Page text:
Will the sale of my primary home be subject to CGT?
For the 2018 and 2019 years of assessment the first R2 million of a capital gain or loss on disposal of a primary residence must be disregarded. This concession, known as the primary residence exclusion, means that most individuals will not be subject to CGT on the sale of their primary homes.
Thus, if the primary residence is sold during the 2019 year of assessment for a capital gain of R2,5 million, the first R2 million is excluded and the remaining R500 000 is subject to CGT.
You are also entitled to disregard any capital gain on disposal of your primary residence if the proceeds do not exceed R2 million. In such event you do not need to determine the base cost of the residence. This rule is not available under certain circumstances, for example, when you have not ordinarily resided in the residence throughout the period since 1 October 2001 or have used part of it for trade purposes.
What is a primary residence?
A residence must meet certain basic requirements before it can qualify as a primary residence (Paragraph 44 of the Eighth Schedule).
- It must be a structure, including a boat, caravan or mobile home, which is used as a place of residence by an individual.
- An individual or special trust must own an interest in the residence.
- The individual with an interest in the residence, beneficiary of the special trust, or spouse of that person or beneficiary must ordinarily reside in the home and use it mainly for domestic purposes as his or her ordinary residence.
The primary residence exclusion also applies to the land on which the primary residence is situated, including unconsolidated adjacent land if the following conditions are met:
- The exclusion applies only to a maximum of two hectares.
- The land must be used mainly for domestic or private purposes together with the residence.
- The residence must be disposed of at the same time and to the same person as the land on which it is situated.
I enter into a long-term lease for a building which I then use as my primary residence. I then sell this right for a profit of R2 million. Can I claim the primary residence exclusion?
Yes. In order to have a primary residence an individual or special trust must have “an interest” in a residence. The term “an interest” includes, among other things, a real right and a right of use or occupation. A long-term lease may comprise a real right (for example, a registered lease of at least 10 years). It would in any event comprise a right of use or occupation.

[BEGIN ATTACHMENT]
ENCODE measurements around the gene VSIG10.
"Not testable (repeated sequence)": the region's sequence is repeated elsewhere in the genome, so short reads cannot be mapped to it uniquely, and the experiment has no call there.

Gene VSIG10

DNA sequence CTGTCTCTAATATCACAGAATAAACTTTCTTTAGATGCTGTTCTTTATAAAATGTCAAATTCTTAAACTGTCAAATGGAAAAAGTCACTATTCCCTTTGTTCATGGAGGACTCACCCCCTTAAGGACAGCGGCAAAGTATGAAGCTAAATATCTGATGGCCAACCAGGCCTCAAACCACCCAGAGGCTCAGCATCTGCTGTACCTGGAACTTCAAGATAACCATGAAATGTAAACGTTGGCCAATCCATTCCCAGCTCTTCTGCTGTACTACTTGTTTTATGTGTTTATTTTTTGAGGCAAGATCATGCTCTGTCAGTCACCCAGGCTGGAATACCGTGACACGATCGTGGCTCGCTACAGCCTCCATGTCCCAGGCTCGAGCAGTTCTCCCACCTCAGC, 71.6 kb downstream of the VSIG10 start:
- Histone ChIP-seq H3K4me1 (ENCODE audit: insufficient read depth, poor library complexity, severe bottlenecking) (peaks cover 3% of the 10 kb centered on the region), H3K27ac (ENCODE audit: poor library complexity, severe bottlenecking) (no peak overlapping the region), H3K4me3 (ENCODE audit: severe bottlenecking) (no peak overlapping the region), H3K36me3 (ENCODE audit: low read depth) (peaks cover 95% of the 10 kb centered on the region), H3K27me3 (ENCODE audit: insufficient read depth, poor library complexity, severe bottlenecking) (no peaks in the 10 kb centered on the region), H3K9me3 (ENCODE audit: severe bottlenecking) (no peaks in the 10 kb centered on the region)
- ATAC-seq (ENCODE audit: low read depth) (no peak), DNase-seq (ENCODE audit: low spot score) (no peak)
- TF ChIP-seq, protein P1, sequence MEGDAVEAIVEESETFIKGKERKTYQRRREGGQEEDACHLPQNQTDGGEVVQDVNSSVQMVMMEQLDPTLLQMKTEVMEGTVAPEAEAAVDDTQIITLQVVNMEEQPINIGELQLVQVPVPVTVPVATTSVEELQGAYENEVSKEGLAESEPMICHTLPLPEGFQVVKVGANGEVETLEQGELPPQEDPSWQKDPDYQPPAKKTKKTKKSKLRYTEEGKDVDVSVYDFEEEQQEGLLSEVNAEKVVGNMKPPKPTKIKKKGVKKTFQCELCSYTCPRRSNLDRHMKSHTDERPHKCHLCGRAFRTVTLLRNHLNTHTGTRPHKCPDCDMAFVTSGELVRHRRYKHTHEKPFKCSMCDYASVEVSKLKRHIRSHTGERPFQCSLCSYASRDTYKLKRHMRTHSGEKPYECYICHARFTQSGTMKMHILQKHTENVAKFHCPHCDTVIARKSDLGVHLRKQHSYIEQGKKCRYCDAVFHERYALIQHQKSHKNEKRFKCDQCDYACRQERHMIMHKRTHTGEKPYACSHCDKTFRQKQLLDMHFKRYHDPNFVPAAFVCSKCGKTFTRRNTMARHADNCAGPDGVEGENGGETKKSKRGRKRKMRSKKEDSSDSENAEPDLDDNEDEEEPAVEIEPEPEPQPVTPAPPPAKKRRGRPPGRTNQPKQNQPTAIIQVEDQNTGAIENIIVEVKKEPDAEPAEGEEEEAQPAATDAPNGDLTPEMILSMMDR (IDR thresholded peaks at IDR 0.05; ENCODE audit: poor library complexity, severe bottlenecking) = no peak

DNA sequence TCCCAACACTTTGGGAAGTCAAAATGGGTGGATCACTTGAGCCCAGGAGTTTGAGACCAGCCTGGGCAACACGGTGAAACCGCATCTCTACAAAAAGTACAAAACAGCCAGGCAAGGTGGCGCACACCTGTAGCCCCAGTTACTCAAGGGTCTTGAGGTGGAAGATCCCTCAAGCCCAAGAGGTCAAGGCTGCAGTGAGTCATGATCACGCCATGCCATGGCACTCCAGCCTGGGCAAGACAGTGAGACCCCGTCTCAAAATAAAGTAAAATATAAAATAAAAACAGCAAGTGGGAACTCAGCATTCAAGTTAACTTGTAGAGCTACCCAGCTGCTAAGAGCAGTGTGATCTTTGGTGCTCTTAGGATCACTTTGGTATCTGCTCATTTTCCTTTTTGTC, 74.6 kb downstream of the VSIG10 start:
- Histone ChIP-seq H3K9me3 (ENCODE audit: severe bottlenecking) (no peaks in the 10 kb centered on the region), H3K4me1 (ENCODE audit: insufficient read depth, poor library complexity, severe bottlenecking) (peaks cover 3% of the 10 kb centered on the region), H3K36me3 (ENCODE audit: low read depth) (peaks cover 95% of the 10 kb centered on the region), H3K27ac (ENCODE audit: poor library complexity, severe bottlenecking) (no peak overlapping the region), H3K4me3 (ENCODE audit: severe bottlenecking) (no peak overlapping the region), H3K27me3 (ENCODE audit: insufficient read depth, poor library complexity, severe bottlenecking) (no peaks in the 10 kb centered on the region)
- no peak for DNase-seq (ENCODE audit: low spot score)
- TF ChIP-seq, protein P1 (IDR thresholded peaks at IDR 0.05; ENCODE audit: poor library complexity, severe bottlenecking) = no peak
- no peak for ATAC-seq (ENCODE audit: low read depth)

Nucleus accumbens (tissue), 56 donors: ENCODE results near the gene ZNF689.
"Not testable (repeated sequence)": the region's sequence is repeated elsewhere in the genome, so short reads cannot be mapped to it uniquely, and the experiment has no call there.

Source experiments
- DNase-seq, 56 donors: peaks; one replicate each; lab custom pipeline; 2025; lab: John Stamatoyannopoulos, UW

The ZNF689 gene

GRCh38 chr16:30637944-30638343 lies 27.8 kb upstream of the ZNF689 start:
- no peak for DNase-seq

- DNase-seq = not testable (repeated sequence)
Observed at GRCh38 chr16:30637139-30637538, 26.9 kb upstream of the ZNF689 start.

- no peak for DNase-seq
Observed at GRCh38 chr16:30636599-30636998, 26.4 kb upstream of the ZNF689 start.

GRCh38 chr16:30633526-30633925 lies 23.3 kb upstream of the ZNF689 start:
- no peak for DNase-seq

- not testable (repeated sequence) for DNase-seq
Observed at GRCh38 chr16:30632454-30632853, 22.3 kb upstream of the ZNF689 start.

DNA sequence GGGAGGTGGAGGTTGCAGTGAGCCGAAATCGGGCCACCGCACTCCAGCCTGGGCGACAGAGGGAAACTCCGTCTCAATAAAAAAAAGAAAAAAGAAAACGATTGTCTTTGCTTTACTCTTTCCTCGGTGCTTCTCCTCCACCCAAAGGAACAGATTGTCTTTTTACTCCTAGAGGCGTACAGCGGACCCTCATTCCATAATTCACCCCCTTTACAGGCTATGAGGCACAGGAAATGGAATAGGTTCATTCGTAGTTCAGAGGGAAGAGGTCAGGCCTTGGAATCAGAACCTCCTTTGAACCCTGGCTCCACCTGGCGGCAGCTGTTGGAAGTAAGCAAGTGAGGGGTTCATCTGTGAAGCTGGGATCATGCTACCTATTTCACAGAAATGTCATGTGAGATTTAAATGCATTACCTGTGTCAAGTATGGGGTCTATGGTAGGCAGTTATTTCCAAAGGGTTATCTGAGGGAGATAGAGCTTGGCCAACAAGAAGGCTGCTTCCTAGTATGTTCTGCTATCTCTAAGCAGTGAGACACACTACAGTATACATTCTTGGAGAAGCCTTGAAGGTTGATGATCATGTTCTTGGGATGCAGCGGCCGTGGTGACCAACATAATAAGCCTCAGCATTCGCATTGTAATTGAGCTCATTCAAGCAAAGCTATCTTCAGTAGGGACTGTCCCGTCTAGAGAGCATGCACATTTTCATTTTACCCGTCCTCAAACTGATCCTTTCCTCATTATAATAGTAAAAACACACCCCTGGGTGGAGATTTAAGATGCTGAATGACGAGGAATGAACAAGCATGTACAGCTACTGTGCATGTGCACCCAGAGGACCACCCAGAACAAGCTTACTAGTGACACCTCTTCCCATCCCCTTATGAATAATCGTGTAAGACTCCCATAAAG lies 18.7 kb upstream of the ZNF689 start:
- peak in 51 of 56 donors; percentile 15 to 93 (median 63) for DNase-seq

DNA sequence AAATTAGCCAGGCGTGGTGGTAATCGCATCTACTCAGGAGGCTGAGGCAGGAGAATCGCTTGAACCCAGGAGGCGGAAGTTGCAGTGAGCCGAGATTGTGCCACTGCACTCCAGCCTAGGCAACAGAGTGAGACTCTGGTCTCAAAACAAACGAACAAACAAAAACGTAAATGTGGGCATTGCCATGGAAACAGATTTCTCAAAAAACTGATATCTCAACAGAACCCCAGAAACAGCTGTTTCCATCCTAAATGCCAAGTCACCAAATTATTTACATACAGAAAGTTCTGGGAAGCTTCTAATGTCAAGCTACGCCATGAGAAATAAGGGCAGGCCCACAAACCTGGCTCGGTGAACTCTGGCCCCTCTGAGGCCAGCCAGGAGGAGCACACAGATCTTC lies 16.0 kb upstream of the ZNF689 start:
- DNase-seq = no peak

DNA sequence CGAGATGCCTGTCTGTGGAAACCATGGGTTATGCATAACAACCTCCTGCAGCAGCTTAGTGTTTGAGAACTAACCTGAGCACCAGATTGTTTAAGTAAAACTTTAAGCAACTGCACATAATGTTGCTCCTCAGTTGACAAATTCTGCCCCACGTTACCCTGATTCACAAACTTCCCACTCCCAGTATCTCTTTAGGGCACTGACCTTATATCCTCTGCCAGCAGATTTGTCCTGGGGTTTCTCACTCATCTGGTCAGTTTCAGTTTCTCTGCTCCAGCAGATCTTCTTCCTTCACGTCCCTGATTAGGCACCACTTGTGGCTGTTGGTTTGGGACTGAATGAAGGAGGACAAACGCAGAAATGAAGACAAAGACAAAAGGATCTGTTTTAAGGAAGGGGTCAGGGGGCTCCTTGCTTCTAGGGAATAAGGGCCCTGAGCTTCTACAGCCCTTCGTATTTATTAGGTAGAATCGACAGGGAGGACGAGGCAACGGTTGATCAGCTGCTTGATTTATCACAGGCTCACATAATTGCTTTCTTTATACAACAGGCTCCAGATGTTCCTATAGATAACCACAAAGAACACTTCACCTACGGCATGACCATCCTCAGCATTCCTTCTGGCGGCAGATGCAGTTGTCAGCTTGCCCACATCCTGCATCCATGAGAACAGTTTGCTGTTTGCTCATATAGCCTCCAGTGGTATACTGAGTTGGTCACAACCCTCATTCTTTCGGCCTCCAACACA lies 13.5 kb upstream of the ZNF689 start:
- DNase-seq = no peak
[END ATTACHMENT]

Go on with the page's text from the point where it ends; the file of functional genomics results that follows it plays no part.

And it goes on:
Is the primary residence exclusion an unlimited exclusion?
No, certain limits have been placed on the exclusion.
- The exclusion will not apply to any capital gain or loss in excess of R2 million for the 2018 and 2019 years of assessment. To the extent that the gain exceeds R2 million, the excess must be taken into account as a capital gain. For example, if the gain is R2,5 million, R2 million must be disregarded while R500 000 will comprise a capital gain (paragraph 45(1) of the Eighth Schedule).
- You may not claim the primary residence exclusion for more than one residence at a time (paragraph 45(3) of the Eighth Schedule).
- The exclusion will apply only to a capital gain or loss attributable to a maximum of two hectares of land used together with the primary residence for domestic or private purposes. For larger pieces of land or land that is not used for private or domestic purposes the capital gain or loss must be apportioned. The primary residence exclusion will reduce only the qualifying portion of the capital gain or loss (paragraph 46 of the Eighth Schedule).
- The exclusion will not apply to any capital gain or loss in respect of a period on or after the valuation date (1 October 2001) when the person was not ordinarily resident in the primary residence (paragraph 47 of the Eighth Schedule).
- The exclusion will not apply to any capital gain or loss in respect of that part of a primary residence that has been used for the carrying on of a trade after the valuation date (paragraph 49 of the Eighth Schedule).
Will it apply to a residence held through a company or trust?
No, because the owner must be an individual or special trust. However, the estate planning, limited liability, or other considerations that led to the property being placed in a company or trust may outweigh the advantage of the primary residence exclusion.
What happens if I dispose of my primary residence in a joint estate, and I have a capital gain in excess of R2 million during the 2019 year of assessment?
The disposal of a primary residence that falls within the joint estate of spouses married in community of property is treated as having been made in equal shares by each spouse and the primary residence exclusion will be apportioned between them .(paragraphs 14 and 45(2) of the Eighth Schedule ).
|Proceeds||R2 000 000||R2 000 000||R4 000 000|